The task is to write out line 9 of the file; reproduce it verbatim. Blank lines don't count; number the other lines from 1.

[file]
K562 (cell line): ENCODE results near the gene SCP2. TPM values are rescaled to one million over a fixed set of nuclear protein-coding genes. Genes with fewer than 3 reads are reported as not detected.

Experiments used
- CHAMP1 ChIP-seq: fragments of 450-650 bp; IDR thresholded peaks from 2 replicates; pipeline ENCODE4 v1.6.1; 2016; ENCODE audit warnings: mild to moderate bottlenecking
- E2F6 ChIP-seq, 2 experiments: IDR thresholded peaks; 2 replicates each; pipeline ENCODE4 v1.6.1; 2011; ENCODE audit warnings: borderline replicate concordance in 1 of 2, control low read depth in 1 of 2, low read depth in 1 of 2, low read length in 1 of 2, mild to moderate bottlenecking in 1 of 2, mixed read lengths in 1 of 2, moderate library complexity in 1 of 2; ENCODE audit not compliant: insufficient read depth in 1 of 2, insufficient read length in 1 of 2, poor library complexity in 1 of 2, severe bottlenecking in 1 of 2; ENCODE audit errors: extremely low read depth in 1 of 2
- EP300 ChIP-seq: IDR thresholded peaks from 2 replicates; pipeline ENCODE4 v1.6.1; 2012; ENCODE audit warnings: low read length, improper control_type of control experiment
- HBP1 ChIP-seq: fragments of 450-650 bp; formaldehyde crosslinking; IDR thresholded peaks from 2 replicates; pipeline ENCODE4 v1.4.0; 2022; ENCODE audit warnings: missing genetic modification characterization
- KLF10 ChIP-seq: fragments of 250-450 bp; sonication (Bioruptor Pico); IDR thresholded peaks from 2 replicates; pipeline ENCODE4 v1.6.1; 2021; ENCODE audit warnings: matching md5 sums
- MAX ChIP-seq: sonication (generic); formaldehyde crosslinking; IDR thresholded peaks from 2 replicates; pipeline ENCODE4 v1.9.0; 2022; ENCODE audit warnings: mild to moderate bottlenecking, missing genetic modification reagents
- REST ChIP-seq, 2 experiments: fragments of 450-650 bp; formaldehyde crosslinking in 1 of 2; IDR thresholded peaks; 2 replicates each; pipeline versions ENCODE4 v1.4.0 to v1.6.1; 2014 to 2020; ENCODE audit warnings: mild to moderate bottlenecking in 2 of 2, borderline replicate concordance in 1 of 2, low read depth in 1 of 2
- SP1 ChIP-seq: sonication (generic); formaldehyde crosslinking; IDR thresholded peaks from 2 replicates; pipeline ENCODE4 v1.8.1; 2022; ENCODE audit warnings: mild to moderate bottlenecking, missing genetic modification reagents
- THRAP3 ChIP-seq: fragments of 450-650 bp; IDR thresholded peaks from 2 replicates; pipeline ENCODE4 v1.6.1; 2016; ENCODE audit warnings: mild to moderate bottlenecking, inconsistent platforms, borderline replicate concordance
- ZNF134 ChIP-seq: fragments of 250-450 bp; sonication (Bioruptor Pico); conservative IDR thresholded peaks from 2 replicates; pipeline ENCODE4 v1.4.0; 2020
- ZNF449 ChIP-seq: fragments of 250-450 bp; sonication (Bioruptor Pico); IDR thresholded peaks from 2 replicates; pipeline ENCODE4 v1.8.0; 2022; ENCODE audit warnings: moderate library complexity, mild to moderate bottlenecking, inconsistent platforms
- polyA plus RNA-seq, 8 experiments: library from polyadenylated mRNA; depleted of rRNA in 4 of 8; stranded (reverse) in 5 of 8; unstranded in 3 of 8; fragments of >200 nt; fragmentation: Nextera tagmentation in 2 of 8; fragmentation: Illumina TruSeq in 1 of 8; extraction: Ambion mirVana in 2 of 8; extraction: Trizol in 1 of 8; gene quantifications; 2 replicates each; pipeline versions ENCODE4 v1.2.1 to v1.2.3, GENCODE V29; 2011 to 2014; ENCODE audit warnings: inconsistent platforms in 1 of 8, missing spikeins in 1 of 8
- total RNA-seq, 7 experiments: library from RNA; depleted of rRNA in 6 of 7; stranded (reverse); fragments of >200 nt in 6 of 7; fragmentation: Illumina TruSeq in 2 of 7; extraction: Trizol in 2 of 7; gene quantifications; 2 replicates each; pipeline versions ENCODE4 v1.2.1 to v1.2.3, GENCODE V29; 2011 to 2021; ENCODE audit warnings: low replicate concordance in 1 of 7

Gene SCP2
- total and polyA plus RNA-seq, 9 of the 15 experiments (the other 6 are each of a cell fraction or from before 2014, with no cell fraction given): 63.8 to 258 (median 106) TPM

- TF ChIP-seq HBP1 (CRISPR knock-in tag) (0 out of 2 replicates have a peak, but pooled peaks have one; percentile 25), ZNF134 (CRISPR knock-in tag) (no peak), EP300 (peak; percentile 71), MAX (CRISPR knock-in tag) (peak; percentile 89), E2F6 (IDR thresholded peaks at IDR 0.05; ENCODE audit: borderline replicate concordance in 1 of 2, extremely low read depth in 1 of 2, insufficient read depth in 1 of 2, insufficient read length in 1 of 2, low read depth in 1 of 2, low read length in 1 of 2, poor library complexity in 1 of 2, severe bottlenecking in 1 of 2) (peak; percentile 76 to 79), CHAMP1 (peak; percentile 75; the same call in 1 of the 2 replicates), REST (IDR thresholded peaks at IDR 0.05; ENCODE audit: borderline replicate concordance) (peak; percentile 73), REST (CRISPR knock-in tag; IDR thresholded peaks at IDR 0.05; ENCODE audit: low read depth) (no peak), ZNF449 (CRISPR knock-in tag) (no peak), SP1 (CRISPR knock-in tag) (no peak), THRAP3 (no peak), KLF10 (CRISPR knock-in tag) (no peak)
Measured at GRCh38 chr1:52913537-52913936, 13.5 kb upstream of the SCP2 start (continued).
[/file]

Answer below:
- REST ChIP-seq, 2 experiments: fragments of 450-650 bp; formaldehyde crosslinking in 1 of 2; IDR thresholded peaks; 2 replicates each; pipeline versions ENCODE4 v1.4.0 to v1.6.1; 2014 to 2020; ENCODE audit warnings: mild to moderate bottlenecking in 2 of 2, borderline replicate concordance in 1 of 2, low read depth in 1 of 2